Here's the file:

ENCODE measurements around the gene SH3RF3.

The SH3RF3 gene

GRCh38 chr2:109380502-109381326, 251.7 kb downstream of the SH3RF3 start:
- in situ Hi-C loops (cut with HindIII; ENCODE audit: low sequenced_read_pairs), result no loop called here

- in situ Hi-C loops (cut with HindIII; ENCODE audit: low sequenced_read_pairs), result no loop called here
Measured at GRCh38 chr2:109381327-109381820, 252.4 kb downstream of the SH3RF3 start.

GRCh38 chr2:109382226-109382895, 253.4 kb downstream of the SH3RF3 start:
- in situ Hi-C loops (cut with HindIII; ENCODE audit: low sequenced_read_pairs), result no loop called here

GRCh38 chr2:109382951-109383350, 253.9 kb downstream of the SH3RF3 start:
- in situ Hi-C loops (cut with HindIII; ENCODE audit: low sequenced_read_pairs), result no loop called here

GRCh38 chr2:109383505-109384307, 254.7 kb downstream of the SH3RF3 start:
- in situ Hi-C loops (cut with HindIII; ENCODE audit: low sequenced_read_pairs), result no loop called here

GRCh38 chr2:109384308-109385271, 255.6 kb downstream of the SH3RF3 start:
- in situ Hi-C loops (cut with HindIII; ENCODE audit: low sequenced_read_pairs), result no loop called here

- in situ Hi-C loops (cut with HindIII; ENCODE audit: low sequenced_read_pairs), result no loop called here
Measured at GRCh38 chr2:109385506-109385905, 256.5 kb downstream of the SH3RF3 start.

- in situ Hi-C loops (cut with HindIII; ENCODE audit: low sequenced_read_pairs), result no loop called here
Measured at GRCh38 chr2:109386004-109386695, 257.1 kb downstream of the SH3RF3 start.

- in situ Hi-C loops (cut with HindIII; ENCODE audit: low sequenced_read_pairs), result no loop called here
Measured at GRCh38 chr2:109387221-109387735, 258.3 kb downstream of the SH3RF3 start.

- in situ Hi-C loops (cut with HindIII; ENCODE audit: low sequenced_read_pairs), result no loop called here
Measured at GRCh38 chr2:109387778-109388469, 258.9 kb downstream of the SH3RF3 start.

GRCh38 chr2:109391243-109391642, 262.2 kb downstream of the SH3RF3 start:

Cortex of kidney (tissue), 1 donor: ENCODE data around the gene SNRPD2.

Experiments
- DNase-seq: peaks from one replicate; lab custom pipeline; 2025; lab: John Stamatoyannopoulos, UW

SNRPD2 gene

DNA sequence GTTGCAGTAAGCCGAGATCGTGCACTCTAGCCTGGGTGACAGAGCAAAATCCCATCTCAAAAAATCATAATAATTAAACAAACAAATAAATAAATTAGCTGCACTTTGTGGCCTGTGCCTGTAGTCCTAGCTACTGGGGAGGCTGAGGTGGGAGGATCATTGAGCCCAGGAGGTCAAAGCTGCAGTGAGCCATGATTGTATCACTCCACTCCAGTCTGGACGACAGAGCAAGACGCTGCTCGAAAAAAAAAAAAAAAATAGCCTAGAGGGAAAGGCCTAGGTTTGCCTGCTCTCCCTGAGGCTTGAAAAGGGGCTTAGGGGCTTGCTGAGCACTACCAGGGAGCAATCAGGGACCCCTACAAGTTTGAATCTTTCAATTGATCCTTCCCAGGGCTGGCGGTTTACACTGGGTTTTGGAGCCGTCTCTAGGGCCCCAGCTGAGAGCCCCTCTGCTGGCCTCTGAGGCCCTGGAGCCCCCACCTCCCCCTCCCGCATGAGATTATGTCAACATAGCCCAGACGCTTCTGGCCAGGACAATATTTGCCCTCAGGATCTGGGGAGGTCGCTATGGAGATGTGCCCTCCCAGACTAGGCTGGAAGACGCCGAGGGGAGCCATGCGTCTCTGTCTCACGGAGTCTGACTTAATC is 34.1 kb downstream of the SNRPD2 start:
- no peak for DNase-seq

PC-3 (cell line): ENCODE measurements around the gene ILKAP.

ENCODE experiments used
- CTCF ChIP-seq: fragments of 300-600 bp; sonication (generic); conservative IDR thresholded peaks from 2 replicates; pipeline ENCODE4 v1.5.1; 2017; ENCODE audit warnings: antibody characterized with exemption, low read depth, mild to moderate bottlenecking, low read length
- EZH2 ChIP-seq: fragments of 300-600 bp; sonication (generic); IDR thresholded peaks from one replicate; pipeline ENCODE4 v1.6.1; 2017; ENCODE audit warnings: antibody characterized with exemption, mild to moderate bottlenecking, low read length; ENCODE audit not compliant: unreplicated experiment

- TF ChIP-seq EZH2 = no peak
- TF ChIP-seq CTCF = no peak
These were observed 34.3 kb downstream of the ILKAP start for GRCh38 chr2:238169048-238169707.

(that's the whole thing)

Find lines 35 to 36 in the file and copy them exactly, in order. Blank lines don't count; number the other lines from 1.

- TF ChIP-seq CTCF = no peak
These were observed 34.3 kb downstream of the ILKAP start for GRCh38 chr2:238169048-238169707.